Unsolicited selling (formerly known as door-to-door sales)
This Australian Consumer Law factsheet is for suppliers and salespeople
What defines an unsolicited consumer agreement?
An agreement is considered to be unsolicited when:
- a supplier/salesperson approaches or phones a consumer uninvited;
- negotiations take place over the phone, or in person at a location other than the supplier’s premises; and
- the total value of the agreement is more than $100, or the value was not ascertainable at the time the agreement was made.
An uninvited approach outside of a business or trade premises includes approaching or intercepting a consumer in a shopping centre and may include operating from a kiosk or stall. If a consumer merely invites a quote an agreement negotiated on that visit is still unsolicited as the invitation was for a quote to be considered at the consumer’s leisure.
In the event of a dispute, the onus is on the business to prove that an agreement is not an unsolicited consumer agreement.
When can I call on a consumer?
You must not call on a consumer:
- on Sunday or a public holiday;
- before 9 am or after 6 pm on a weekday (or after 8 pm for fax/phone calls); or
- before 9 am or after 5 pm on a Saturday.
You can only visit outside the above times if you make an appointment over the phone or in writing (not in person) beforehand.
What do I need to do when calling on a consumer?
- explain up-front the purpose of your visit;
- produce identification setting out the dealer’s full name and address or, if the dealer is not the supplier, the supplier’s full name and address;
- let the consumer know they can ask you to leave; and
- leave the premises immediately if the consumer asks you to. You must not make contact again for the purpose of negotiating an agreement, or any incidental or related purpose on behalf of the same supplier, for at least 30 days.
You must also refrain from approaching homes displaying ‘Do Not Knock’ signs or stickers.
What must I do when negotiating a sale?
- before the agreement is made, provide information about the customer’s right to cancel the agreement;
- ensure you and the customer sign the agreement and any amendments; and
- give the customer a written copy of the agreement immediately after signing.
What must the sales contract contain?
The document must:
- be transparent – that is, expressed in plain, legible and clear language;
- be printed – although any changes to the agreement may be handwritten (and must be signed by both parties);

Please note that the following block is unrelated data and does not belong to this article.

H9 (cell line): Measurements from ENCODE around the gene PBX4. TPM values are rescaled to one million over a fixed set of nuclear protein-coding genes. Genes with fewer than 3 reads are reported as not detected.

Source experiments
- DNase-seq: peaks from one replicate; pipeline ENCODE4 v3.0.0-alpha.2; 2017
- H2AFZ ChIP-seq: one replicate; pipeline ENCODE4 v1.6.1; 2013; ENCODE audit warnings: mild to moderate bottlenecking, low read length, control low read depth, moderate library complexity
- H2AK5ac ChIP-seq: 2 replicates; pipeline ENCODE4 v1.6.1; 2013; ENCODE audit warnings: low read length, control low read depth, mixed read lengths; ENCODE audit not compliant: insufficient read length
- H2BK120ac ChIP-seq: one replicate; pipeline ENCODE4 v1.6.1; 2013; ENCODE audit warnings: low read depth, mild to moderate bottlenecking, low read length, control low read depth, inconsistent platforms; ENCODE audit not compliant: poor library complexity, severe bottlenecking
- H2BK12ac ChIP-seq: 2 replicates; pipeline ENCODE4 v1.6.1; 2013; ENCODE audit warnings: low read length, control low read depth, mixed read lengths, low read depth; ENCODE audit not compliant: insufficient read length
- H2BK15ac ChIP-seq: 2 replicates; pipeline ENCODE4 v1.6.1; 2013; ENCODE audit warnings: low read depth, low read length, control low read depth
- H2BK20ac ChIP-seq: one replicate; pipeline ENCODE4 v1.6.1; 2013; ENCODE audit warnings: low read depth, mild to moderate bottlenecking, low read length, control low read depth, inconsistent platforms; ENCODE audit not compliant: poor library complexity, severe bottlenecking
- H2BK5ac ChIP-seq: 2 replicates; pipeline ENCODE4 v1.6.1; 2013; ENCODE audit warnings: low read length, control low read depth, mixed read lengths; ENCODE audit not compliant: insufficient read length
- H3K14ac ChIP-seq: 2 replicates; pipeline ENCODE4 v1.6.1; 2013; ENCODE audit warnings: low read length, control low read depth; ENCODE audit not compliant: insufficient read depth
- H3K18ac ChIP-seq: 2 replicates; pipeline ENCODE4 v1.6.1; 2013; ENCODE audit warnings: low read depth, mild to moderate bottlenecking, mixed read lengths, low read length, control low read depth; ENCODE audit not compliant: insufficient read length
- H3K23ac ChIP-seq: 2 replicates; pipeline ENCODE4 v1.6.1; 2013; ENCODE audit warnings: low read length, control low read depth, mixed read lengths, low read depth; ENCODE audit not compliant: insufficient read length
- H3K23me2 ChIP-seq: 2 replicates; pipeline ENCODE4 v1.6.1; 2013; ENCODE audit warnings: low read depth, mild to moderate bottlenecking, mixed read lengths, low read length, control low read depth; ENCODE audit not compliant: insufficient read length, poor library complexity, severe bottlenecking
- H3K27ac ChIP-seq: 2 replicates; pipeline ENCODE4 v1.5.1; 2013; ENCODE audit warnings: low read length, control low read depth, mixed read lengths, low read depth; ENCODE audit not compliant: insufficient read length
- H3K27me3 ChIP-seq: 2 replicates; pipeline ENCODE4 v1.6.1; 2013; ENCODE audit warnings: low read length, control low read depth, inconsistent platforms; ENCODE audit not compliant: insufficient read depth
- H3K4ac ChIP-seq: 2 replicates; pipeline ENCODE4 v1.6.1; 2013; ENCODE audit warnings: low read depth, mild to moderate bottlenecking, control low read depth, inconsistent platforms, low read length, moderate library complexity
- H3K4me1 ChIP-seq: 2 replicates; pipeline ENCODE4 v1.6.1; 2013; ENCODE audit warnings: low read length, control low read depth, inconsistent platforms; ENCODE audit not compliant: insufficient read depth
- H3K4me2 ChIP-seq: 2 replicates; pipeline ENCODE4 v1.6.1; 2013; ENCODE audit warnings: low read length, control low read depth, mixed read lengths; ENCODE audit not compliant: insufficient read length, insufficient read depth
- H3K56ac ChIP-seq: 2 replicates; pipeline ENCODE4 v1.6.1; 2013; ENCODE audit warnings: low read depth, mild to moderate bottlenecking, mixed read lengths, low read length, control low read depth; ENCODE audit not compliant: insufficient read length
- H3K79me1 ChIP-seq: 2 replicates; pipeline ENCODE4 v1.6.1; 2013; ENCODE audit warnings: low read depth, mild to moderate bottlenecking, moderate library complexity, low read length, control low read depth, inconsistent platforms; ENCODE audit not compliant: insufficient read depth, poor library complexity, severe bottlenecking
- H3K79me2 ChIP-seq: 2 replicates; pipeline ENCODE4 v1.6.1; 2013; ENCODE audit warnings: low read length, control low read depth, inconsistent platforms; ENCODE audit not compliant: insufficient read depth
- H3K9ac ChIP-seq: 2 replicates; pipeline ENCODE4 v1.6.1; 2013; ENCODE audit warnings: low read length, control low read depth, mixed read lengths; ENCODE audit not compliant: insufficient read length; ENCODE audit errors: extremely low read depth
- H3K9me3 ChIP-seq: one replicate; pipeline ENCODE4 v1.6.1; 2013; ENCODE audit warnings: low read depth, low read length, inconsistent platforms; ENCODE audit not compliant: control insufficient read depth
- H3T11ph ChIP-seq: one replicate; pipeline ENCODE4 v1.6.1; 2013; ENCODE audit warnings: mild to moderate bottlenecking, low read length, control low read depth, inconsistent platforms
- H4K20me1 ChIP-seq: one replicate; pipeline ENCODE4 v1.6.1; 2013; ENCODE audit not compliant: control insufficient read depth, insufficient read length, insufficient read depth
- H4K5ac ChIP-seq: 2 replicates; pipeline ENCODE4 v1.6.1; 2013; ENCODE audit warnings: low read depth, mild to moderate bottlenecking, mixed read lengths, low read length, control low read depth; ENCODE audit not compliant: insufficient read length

- clearly state:
- the customer’s cancellation and
- cooling-off rights;
- full terms of the agreement;
- total price payable, or how this will be calculated; and
- any postal or delivery charges.
- contain your (the supplier’s):
- business address (not a post office box number);
- Australian Business Number (ABN) or Australian Company Number (ACN); and
- fax number and email address, if available.
- contain a notice the customer may use to cancel the agreement, in a format set out in regulation 84 of the Competition and Consumer Regulations 2010.
What are the customer’s cancellation rights?
The customer has 10 business days to cancel the agreement without penalty. This cooling-off period begins on the first business day after the agreement was made. If the agreement was made by telephone, the 10 day period commences on the first business day after the consumer was given the documentation about the agreement.
Important: You must not accept payment for any goods or services during the coolingoff period. The supply of goods worth more than $500 or services (other than electricity and gas) during the cooling-off period is also prohibited.
The customer may also cancel an agreement up to three months after it was made if you did not:
- visit within permitted selling hours;
- disclose the purpose of your visit;
- produce identification; or
- leave the premises upon request.
The cancellation period is extended to six months if you:
- did not provide information about coolingoff rights;
- breached requirements for unsolicited consumer agreements (such as failing to provide a written copy or not including required information);
- supplied goods during the cooling-off period; or
- accepted or requested payment during the cooling-off period.
The customer may cancel the agreement verbally or in writing. The cancellation date is when the customer gives or sends the notice.
What happens when the customer cancels the agreement?
An agreement cancelled by a customer is void; that is, treated as if it never existed.
You must promptly return or refund any money paid under an agreement or related contract.
The customer must, within a reasonable time, return any goods that have not been consumed, or tell you where to collect them.
For more information on your obligations under the Australian Consumer Law (ACL), refer to:
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